Cross over London Bridge into the Borough High Street and step back in time to imagine you have joined William Garrow as he cleaves his way through a chaos of carts and carriages, the jostling hubbub of Borough Market and, with the stench of breweries, tanneries and slaughterhouses in the air, passes by the Marshelsea and Kings Bench prisons and heads towards St George’s Fields, on the 5th of May 1798.
It is ironic that after tonight’s episode of ‘Garrow’s Law’ (BBC1, 5 December 2010) people are likely to be asking ‘Who is Thomas Erskine?’, the barrister who made such a dramatic entrance in the final episode of series two. Indeed, so much has William Garrow within a few short weeks lodged himself in the public psyche as the radical reformer of his era that others – who took the greater share of the credit in the past – have been more or less relegated to a secondary or supporting role. Continue reading “Who Was Thomas Erskine?”
I have now been through all my Garrow papers and I am afraid I cannot find from where where I got Sarah’s name!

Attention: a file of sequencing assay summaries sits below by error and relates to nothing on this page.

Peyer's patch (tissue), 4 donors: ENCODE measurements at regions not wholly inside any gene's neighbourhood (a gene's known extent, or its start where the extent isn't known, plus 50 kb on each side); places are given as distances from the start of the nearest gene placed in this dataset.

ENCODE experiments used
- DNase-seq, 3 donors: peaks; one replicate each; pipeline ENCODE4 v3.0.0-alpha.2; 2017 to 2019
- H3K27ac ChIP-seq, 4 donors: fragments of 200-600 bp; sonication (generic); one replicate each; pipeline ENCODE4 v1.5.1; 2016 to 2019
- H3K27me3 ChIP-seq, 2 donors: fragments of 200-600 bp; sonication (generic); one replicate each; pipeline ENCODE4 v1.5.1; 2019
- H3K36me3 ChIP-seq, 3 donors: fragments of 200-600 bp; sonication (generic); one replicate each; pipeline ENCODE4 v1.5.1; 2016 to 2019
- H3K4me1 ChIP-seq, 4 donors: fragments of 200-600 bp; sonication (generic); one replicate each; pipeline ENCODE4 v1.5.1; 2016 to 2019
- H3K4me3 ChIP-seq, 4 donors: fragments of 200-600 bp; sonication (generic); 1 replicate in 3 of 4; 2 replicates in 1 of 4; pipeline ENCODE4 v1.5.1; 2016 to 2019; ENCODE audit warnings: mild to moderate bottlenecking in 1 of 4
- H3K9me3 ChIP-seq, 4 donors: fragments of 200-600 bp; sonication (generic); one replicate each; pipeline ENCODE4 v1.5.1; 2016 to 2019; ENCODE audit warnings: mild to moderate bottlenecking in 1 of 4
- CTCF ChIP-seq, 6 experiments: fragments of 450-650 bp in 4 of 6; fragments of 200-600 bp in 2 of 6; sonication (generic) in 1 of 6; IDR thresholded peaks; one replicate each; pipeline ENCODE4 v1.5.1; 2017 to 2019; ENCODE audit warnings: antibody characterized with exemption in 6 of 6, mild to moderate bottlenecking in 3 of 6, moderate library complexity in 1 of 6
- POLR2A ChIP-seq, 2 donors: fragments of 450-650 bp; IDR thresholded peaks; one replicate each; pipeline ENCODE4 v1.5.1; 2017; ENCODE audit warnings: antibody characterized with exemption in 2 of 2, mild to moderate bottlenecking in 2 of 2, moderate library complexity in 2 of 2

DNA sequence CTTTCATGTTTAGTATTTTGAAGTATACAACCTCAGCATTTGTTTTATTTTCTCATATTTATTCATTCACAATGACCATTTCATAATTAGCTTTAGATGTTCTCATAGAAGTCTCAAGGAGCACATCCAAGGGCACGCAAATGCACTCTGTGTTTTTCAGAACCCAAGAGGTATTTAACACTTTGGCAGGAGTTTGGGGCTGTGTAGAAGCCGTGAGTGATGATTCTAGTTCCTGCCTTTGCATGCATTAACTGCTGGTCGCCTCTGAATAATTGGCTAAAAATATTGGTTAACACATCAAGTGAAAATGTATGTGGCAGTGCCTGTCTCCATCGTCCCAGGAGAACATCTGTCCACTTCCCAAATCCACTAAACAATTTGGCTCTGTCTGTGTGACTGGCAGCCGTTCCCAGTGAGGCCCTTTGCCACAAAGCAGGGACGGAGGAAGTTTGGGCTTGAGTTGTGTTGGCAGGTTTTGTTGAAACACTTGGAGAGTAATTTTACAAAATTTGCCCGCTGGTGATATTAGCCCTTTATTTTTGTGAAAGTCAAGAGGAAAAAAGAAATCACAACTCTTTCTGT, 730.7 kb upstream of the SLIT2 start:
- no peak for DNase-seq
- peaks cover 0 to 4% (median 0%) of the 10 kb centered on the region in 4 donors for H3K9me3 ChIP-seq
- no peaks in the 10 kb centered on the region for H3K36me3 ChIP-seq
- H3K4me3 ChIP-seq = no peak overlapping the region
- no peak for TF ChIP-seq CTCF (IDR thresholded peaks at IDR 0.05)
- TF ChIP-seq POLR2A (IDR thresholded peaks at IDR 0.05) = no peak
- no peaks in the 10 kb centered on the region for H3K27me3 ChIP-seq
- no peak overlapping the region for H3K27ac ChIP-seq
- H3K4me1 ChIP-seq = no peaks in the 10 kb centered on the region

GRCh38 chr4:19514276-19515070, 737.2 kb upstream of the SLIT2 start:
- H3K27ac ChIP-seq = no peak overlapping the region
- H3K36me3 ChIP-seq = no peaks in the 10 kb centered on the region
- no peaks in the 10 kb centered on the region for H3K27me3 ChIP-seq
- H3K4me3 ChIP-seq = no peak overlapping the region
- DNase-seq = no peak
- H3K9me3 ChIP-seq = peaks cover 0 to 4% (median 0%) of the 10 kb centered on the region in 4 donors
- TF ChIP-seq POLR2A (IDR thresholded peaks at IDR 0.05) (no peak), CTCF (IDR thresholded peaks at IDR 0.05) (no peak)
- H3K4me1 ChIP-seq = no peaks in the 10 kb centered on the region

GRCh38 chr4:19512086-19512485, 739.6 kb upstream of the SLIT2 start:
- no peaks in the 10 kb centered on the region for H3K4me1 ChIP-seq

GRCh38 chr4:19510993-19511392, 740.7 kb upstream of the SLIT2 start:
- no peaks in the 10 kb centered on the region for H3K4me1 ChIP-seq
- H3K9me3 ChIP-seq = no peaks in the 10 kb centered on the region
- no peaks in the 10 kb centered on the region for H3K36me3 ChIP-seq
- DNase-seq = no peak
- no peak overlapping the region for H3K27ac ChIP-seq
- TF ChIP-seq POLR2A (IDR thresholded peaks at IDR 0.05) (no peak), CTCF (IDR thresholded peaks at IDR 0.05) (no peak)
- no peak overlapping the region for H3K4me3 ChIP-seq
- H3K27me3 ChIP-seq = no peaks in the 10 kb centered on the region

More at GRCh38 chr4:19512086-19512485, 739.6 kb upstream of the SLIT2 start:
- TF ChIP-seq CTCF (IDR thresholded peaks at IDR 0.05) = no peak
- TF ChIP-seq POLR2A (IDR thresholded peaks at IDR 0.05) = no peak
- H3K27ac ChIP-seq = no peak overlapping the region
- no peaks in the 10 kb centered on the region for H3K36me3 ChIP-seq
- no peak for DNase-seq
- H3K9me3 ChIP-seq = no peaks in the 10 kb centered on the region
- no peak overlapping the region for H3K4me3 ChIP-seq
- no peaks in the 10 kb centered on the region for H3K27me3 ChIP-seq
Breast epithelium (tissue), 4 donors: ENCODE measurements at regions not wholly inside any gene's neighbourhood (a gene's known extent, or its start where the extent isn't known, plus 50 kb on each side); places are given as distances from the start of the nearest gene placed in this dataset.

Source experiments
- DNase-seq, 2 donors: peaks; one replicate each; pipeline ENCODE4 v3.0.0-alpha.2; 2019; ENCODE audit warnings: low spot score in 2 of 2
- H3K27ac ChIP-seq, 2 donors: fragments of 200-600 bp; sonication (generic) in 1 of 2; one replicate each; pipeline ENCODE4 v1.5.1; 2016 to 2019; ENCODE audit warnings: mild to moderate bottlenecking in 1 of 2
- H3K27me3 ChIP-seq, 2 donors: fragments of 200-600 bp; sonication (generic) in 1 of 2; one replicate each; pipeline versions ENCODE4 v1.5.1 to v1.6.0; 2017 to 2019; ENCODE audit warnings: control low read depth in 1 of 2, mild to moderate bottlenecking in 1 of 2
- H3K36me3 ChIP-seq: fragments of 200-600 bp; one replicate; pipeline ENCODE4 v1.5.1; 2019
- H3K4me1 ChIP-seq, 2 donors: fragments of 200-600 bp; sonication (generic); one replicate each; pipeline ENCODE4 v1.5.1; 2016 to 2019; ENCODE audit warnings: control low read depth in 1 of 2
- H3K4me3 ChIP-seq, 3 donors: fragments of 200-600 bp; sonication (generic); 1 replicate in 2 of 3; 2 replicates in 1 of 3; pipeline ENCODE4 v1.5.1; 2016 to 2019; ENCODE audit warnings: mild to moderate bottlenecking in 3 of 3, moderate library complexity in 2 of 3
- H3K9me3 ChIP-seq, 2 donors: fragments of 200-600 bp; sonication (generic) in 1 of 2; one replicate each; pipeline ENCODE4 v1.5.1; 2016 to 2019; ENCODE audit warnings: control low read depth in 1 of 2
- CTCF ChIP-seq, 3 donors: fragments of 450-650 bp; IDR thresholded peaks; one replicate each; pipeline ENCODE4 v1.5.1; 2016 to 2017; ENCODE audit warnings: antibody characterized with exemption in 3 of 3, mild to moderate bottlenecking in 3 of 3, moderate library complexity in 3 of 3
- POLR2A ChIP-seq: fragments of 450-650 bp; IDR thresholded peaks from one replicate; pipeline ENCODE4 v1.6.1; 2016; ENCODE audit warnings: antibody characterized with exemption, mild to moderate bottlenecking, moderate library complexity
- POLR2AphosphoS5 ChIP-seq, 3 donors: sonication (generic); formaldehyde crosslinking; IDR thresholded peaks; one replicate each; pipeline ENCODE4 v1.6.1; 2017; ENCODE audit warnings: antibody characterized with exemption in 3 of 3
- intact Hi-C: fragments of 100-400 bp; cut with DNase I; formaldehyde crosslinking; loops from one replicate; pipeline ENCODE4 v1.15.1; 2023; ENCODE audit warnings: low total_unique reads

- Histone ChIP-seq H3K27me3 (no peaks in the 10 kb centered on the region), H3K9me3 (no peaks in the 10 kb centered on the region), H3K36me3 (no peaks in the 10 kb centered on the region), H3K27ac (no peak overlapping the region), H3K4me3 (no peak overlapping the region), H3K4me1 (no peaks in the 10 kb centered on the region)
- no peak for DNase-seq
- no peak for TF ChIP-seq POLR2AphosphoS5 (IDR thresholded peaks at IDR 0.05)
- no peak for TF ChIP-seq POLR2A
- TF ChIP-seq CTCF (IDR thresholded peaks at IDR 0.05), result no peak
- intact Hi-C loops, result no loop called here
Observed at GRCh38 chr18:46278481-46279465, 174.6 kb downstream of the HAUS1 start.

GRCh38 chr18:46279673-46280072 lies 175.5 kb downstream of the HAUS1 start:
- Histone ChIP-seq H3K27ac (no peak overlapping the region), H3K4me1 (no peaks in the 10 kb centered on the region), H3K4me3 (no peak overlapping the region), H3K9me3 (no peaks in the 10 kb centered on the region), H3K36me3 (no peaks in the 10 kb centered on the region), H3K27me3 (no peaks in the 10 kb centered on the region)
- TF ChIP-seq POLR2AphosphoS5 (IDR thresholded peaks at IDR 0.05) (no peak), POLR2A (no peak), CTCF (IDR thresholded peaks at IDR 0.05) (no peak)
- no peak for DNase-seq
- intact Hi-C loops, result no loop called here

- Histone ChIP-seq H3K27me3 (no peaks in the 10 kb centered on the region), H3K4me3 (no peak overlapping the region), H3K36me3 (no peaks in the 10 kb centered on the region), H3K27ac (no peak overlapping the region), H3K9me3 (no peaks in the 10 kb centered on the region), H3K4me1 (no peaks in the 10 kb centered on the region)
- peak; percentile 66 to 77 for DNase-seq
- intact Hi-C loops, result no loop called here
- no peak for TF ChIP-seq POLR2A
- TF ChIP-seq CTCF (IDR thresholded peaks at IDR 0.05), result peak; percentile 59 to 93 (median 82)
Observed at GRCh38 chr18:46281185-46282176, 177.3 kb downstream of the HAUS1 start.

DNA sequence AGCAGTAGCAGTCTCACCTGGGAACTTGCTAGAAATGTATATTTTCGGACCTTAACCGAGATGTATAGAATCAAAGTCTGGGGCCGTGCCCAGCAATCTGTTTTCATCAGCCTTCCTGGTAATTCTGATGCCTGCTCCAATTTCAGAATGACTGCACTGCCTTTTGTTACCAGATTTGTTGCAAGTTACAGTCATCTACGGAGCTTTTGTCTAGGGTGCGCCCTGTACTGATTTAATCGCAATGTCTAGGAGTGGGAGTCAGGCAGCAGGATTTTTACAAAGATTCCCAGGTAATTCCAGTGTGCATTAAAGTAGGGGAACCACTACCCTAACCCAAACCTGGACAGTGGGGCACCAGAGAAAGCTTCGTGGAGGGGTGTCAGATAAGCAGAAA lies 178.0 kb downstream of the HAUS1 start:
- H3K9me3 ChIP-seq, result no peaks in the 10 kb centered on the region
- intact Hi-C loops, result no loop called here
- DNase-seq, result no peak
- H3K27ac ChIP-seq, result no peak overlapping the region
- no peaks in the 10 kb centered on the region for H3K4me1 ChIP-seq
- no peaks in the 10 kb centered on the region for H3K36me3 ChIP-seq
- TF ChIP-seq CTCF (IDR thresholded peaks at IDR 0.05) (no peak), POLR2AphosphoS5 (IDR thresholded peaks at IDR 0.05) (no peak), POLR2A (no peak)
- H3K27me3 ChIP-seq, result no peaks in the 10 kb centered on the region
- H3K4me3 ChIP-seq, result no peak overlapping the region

However, at the plaque unveiling yesterday I was put on to the following.
Garrow’s Law has been rewarded for so successfully bringing the previously unknown tale of William Garrow to a wide audience. In judging the prize for best history programme the Royal Television Society reported:
“The jury were very impressed by the accessible telling of such a good ‘unknown’ dramatic story based on strong historical research.” (full awards listing).
A second series now seems inevitable, and perhaps Twenty Twenty Television will investigate Garrow’s later achievements and intrigues?
The Arts and Humanities Council has also rightly claimed this as a success after funding the Old Bailey Proceedings Online – which was one of the key research sources for the series: full story.
Was Garrow the model for the defence counsel, Mr Stryver, in Charles Dickens’ novel, A Tale of Two Cities? The question comes to mind because of a number of similarities between Garrow and Stryver as portrayed by the great novelist. In the first place the trial in which Mr Stryver is engaged takes place in the Old Bailey in 1780 close to the period of Garrow’s renown there in changing the face of criminal justice. It was the trial of Charles Darnay for treason for which the penalty if found guilty (as was generally expected) was to be hanged, beheaded and quartered.